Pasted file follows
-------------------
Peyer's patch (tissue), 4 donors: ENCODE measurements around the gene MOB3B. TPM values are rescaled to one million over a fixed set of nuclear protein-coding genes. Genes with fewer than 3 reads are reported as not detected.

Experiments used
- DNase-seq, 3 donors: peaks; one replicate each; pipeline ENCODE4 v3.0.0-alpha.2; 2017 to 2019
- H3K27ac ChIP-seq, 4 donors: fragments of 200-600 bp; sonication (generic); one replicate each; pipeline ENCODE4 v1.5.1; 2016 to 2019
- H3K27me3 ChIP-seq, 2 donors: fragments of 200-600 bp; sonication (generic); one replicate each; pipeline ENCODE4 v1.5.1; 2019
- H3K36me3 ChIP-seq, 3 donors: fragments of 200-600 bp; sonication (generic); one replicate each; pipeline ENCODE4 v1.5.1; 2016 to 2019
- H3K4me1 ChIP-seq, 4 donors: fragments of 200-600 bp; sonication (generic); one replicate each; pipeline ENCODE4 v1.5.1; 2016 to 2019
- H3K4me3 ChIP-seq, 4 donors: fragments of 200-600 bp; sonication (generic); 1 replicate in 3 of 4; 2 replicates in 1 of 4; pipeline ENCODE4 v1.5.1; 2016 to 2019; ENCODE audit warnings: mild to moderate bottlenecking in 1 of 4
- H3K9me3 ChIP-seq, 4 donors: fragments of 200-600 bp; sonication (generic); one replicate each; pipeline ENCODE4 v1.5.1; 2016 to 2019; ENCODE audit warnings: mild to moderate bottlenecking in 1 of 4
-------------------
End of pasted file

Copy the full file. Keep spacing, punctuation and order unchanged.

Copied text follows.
Peyer's patch (tissue), 4 donors: ENCODE measurements around the gene MOB3B. TPM values are rescaled to one million over a fixed set of nuclear protein-coding genes. Genes with fewer than 3 reads are reported as not detected.

Experiments used
- DNase-seq, 3 donors: peaks; one replicate each; pipeline ENCODE4 v3.0.0-alpha.2; 2017 to 2019
- H3K27ac ChIP-seq, 4 donors: fragments of 200-600 bp; sonication (generic); one replicate each; pipeline ENCODE4 v1.5.1; 2016 to 2019
- H3K27me3 ChIP-seq, 2 donors: fragments of 200-600 bp; sonication (generic); one replicate each; pipeline ENCODE4 v1.5.1; 2019
- H3K36me3 ChIP-seq, 3 donors: fragments of 200-600 bp; sonication (generic); one replicate each; pipeline ENCODE4 v1.5.1; 2016 to 2019
- H3K4me1 ChIP-seq, 4 donors: fragments of 200-600 bp; sonication (generic); one replicate each; pipeline ENCODE4 v1.5.1; 2016 to 2019
- H3K4me3 ChIP-seq, 4 donors: fragments of 200-600 bp; sonication (generic); 1 replicate in 3 of 4; 2 replicates in 1 of 4; pipeline ENCODE4 v1.5.1; 2016 to 2019; ENCODE audit warnings: mild to moderate bottlenecking in 1 of 4
- H3K9me3 ChIP-seq, 4 donors: fragments of 200-600 bp; sonication (generic); one replicate each; pipeline ENCODE4 v1.5.1; 2016 to 2019; ENCODE audit warnings: mild to moderate bottlenecking in 1 of 4